2-December-2009 -- Vatican Information Service |

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Wednesday Audience: William of St. Thierry, Cantor of Love

VATICAN CITY, 2 DEC 2009 (VIS) - William of St. Thierry was the subject of the Holy Father's catechesis during his general audience, celebrated this morning in St. Peter's Square.

William, a friend and admirer of Bernard of Clairvaux, was born in Liege between the years 1075 and 1080. A member of a noble family, he was educated in the most famous schools of the time and later entered the Benedictine monastery of Saint-Nicaise in Reims. He subsequently became abbot of the monastery of Saint-Thierry where, however, he was unable to reform the community as he wished and abandoned the Benedictines to enter the Cistercian abbey of Signy. There he wrote a number of important works of monastic theology.

"De natura et dignitate amoris" (The nature and the dignity of love) contains, the Pope explained, one of William's fundamental ideas, which also holds true for us today: "The principal force that moves the human soul is love. . The truth is that only one task is entrusted to each human being: learning to love sincerely, authentically and freely. But only at the school of God can this task be achieved and can man attain the end for which he was created".

"Learning to love is a long and arduous path", said the Holy Father. "In this journey people must impose an effective asceticism upon themselves . in order to eliminate any disordered affections . and unify their lives with God - source, goal and power of love - until reaching the summit of spiritual life, which William defined as 'wisdom'. At the end of this ascetic itinerary, we experience great serenity and sweetness".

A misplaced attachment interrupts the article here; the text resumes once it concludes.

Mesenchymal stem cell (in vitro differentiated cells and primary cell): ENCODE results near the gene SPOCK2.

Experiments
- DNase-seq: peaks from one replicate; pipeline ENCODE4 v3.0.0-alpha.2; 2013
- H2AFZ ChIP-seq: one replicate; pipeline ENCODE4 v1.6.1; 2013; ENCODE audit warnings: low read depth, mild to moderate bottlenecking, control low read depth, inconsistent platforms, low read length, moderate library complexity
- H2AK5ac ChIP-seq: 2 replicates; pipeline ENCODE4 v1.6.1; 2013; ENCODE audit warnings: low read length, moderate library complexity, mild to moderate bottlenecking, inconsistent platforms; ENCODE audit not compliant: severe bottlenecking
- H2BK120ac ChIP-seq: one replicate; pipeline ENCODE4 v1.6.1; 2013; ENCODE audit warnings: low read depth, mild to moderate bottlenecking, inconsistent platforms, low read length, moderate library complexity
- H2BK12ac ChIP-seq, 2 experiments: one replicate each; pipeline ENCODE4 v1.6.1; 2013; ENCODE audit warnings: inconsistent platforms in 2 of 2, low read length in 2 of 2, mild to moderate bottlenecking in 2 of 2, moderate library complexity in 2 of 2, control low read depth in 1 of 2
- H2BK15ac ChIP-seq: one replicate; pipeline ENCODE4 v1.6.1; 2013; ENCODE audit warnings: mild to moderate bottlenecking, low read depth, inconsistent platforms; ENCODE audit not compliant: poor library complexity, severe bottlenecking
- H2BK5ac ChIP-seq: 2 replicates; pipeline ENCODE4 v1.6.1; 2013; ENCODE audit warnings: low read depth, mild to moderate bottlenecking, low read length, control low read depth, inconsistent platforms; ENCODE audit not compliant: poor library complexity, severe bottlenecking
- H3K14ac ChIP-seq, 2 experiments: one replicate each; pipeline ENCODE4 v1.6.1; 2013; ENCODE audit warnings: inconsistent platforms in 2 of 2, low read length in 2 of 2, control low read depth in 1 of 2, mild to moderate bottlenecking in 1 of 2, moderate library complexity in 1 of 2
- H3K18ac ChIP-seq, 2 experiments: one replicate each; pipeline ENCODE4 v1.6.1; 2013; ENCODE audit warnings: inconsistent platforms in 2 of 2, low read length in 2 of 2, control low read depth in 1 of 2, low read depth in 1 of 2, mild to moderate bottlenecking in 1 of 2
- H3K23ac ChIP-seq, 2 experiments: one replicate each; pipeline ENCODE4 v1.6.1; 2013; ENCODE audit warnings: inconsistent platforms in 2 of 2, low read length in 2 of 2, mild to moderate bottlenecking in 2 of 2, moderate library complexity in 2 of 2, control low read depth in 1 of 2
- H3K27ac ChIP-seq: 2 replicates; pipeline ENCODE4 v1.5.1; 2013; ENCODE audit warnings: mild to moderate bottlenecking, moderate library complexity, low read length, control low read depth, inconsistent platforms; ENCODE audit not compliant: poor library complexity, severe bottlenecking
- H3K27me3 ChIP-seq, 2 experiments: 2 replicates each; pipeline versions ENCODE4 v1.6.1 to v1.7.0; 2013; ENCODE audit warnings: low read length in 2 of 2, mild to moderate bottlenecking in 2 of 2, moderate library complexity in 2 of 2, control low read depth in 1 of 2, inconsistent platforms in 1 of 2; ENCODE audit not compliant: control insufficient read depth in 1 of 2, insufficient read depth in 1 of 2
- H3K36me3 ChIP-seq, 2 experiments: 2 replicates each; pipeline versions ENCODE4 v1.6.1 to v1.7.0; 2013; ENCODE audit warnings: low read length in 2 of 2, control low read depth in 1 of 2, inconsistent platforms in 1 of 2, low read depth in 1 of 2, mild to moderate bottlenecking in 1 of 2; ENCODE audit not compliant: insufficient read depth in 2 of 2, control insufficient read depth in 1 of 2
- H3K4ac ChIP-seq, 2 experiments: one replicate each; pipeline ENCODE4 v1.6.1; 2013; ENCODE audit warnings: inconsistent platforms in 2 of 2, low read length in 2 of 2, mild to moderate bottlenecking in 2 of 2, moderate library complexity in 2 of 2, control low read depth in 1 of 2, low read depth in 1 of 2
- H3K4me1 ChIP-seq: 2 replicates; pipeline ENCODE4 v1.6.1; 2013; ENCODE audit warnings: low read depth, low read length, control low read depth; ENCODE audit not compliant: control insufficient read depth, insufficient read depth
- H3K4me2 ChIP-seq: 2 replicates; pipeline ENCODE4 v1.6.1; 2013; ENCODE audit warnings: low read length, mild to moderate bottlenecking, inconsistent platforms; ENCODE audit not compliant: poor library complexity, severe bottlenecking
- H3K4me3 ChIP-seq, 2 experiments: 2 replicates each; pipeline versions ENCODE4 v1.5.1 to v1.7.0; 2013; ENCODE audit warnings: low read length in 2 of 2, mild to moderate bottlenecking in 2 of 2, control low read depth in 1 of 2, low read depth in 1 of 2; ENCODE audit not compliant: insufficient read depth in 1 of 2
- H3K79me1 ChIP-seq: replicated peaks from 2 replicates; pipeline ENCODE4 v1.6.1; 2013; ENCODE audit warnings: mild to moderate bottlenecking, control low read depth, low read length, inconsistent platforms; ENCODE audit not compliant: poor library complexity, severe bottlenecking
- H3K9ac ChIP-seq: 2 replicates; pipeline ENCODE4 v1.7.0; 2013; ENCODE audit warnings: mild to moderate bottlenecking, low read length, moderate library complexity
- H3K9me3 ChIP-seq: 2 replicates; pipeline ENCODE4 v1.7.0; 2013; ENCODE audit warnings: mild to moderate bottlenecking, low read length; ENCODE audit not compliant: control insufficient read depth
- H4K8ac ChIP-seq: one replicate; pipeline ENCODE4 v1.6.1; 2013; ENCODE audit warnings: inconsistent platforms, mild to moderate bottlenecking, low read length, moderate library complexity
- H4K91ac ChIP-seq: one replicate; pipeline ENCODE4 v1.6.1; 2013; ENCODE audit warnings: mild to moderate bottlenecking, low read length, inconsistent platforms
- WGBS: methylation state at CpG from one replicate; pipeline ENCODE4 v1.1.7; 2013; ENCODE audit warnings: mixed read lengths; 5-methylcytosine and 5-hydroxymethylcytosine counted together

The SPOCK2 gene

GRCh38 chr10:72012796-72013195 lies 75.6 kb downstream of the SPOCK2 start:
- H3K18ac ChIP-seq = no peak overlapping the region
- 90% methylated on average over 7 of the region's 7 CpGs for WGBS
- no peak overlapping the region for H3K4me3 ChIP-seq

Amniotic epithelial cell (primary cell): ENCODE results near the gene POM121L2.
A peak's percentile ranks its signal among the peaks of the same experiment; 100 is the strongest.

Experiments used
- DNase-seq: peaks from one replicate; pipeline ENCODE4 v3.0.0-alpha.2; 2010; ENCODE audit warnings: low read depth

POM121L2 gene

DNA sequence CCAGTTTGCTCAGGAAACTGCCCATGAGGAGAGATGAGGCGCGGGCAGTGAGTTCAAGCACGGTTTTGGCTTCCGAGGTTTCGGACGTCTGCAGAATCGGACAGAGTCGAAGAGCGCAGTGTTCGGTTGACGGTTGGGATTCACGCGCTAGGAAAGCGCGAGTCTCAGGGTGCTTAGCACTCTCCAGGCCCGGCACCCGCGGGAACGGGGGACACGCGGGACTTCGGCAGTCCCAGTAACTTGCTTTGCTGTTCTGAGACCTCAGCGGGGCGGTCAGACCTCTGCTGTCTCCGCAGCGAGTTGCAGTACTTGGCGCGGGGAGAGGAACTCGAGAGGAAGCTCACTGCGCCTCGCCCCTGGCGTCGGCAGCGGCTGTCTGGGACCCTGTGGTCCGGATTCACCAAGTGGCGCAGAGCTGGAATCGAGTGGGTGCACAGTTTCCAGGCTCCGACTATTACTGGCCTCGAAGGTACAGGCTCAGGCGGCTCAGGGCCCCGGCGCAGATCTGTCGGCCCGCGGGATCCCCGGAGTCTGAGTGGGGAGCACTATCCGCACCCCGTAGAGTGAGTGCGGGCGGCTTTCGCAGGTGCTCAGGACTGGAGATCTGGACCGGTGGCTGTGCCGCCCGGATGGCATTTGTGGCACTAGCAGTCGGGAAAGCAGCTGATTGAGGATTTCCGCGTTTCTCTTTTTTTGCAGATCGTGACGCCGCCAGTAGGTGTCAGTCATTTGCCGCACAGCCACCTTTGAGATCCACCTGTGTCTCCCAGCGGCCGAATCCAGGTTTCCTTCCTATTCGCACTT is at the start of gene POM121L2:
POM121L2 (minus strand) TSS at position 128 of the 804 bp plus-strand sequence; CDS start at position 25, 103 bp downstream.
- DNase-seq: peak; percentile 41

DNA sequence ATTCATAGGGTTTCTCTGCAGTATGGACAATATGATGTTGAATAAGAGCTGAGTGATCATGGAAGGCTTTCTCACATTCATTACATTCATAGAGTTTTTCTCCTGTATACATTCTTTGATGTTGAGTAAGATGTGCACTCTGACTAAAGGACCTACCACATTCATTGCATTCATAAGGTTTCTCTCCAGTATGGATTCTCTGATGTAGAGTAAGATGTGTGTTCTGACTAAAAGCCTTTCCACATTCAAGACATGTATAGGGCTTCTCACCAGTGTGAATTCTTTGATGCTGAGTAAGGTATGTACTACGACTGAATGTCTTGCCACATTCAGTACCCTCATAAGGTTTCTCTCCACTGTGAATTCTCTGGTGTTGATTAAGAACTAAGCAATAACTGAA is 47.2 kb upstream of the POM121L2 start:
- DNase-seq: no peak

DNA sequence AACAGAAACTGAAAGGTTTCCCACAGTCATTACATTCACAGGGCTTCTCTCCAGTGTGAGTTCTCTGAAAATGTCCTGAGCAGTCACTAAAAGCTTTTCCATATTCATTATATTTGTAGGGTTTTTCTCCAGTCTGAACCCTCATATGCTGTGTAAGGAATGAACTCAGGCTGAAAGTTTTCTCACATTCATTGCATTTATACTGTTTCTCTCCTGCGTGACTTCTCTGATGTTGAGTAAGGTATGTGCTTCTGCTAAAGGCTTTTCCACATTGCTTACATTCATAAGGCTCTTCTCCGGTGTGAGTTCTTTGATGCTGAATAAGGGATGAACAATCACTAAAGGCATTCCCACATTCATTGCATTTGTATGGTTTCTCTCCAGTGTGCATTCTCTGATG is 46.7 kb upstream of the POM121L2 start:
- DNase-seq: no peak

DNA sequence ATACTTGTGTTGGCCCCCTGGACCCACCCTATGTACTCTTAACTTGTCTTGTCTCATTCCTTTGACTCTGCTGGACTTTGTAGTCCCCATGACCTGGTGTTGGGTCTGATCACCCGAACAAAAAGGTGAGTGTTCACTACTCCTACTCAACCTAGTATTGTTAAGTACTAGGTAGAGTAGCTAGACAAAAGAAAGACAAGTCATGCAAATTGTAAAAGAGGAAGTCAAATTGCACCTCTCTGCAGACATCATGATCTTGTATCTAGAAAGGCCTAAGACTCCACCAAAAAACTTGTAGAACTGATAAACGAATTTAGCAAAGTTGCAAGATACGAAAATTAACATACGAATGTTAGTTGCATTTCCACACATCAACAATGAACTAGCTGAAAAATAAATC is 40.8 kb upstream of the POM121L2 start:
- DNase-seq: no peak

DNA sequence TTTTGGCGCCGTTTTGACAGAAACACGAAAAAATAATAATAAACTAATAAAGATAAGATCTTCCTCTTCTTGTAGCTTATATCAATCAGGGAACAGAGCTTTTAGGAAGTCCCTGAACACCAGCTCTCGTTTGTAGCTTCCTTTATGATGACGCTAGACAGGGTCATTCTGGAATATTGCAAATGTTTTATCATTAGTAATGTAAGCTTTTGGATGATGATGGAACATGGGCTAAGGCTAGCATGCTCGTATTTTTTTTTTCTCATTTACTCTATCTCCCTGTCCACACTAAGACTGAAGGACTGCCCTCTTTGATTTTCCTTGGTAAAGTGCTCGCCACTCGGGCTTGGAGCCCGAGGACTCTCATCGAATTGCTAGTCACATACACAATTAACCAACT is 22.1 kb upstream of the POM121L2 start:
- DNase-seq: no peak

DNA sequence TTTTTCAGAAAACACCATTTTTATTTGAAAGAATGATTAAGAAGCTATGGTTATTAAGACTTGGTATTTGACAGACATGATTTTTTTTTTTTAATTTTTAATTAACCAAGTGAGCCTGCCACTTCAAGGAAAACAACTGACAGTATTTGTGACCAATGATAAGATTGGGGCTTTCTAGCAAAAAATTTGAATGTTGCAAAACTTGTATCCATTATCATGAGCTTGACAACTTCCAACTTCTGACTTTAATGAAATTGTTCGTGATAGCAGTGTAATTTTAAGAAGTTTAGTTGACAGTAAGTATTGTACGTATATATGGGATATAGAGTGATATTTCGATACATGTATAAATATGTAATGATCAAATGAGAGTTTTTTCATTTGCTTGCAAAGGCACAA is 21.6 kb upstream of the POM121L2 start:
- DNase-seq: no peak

William likewise attributes considerable importance "to the emotional dimension" because "our heart is made of flesh and when we love God, Who is Love, how can we not express our human feelings in this relationship with the Lord? . The Lord Himself, becoming man, chose to love us with a heart of flesh".

For this Cistercian monk, love "illuminates the mind and enables a better and more profound understanding of God and, in God, of people and events". Love "produces attraction and communion to the point of effecting a transformation, an assimilation, between the lover and the loved. . And this holds true, above all, for knowledge of God and of His mysteries, which surpass our mind's capacity to understand. God is known if he is loved", Benedict XVI affirmed.

He concluded by quoting from the "Epistola aurea" addressed to the Cistercians of Mont-Dieu, a summary of William of St. Thierry's ideas on the subject of love: "The image of God present in man impels him towards resemblance; that is, towards an ever fuller identification between his will and the divine will. This perfection, which William calls 'unity of spirit', cannot be achieved through individual effort, . but by the action of the Holy Spirit which . purifies and . transforms into charity all the desire for love present in the human being. .In this way . man becomes by grace what God is by nature".

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